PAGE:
As clocks in the United States ticked over to Super Tuesday, time ran out for another Democrat seeking the presidential nomination.
Senator Amy Klobuchar ended her bid to become the Democrat's presidential nominee on Monday (local time). Both she and Pete Buttigieg endorsed former Vice President Joe Biden instead, who is emerging as the moderate centrist choice.
They joined Biden at his rally in Texas, one of the 15 states that will vote on Super Tuesday.
"My message to everyone who has been knocked down, counted out, left behind - this is your campaign. We need you, we want you, and there's a place for you in our campaign," Biden said.
Championing the revolution is Senator Bernie Sanders. The only endorsement he wants is from voters this Super Tuesday.
"Let me tell you something - the establishment is getting very, very nervous," Sanders told a crowd at a rally.
And President Donald Trump is talking up a win for Sanders.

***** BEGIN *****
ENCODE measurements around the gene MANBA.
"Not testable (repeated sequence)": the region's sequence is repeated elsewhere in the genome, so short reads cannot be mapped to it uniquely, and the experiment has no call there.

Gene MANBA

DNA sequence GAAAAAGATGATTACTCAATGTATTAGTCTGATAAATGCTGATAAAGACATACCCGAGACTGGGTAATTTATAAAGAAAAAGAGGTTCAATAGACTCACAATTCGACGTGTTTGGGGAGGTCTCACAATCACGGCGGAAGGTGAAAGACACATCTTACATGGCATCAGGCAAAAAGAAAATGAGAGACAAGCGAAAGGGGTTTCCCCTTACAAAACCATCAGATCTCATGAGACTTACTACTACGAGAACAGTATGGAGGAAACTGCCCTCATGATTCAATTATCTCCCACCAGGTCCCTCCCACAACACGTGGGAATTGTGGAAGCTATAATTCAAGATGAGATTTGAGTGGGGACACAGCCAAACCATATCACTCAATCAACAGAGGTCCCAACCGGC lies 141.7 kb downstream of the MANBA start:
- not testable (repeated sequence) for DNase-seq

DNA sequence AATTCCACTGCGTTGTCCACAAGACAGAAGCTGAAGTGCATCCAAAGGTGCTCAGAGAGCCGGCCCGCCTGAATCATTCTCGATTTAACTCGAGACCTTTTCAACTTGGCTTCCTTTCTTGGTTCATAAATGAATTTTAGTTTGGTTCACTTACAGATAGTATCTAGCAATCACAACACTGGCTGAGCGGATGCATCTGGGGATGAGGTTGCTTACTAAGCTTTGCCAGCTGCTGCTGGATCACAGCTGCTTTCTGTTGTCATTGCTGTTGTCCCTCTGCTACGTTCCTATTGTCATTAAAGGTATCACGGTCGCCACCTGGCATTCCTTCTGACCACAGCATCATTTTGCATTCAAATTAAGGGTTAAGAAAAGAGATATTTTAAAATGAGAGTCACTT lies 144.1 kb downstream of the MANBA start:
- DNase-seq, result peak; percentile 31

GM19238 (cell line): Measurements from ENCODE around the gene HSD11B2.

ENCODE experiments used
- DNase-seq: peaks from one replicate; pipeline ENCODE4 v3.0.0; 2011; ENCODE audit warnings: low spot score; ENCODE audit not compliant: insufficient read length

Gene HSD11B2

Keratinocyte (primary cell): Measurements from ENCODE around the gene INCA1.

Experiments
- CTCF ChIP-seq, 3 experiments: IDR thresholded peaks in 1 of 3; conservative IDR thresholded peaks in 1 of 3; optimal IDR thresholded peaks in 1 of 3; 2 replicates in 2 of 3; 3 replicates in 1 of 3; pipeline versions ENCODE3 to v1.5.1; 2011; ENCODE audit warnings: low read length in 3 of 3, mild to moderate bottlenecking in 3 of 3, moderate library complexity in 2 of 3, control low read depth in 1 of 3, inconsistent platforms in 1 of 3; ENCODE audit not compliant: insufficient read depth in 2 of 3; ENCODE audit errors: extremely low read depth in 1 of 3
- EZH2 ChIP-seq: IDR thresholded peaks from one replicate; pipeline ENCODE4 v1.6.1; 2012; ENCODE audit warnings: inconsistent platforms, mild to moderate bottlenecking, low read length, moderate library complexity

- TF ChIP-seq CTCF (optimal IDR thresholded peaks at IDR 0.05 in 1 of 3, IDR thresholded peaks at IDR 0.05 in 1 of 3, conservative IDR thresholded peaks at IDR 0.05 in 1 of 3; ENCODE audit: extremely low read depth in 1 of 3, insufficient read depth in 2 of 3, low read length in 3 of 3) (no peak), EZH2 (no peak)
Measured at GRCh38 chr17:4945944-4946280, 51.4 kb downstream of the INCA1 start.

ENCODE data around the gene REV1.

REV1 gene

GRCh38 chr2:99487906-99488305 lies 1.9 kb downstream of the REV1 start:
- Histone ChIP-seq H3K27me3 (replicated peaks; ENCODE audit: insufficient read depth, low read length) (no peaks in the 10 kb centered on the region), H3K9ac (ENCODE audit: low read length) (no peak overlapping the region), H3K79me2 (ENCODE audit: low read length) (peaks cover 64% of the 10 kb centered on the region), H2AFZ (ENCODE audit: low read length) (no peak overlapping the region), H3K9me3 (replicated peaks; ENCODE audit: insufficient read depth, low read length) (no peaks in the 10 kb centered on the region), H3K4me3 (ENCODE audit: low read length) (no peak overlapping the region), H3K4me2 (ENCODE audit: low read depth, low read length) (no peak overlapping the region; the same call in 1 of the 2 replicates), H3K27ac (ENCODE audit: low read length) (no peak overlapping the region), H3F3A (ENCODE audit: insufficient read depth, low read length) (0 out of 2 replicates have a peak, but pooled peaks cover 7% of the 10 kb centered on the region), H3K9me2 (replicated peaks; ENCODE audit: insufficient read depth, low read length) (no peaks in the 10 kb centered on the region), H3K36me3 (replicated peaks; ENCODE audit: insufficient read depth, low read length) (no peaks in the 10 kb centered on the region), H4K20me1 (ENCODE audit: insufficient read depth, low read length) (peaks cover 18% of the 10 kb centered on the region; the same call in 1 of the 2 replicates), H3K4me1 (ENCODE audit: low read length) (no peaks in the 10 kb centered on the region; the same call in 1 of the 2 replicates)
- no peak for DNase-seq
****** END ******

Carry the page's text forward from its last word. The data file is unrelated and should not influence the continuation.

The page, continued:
"You hear about enthusiasm for crazy Bernie, and that's true he does have some enthusiasm, but much less than we have. Eight months from now we're going to defeat the radical socialist," he says.
Senator Elizabeth Warren is still in the race to be the Democratic nominee, but she's under pressure to join the cull as the race gets real.
If she won't drop out, Sanders wants to win in her home state of Massachusetts instead.
Also fading in the bid to become the Democratic nominee is billionaire Mike Bloomberg, but he says he won't quit however badly he does on Super Tuesday.
He makes $107 million each day, and that money is pumped into advertising to keep his campaign alive.
Success on Super Tuesday requires a big presence on the ground with volunteers, a lot of money fundraised and some serious momentum.
Whether Sanders, Biden or another candidate has the momentum to win on Tuesday, they could take the Democratic nomination and then win the presidency.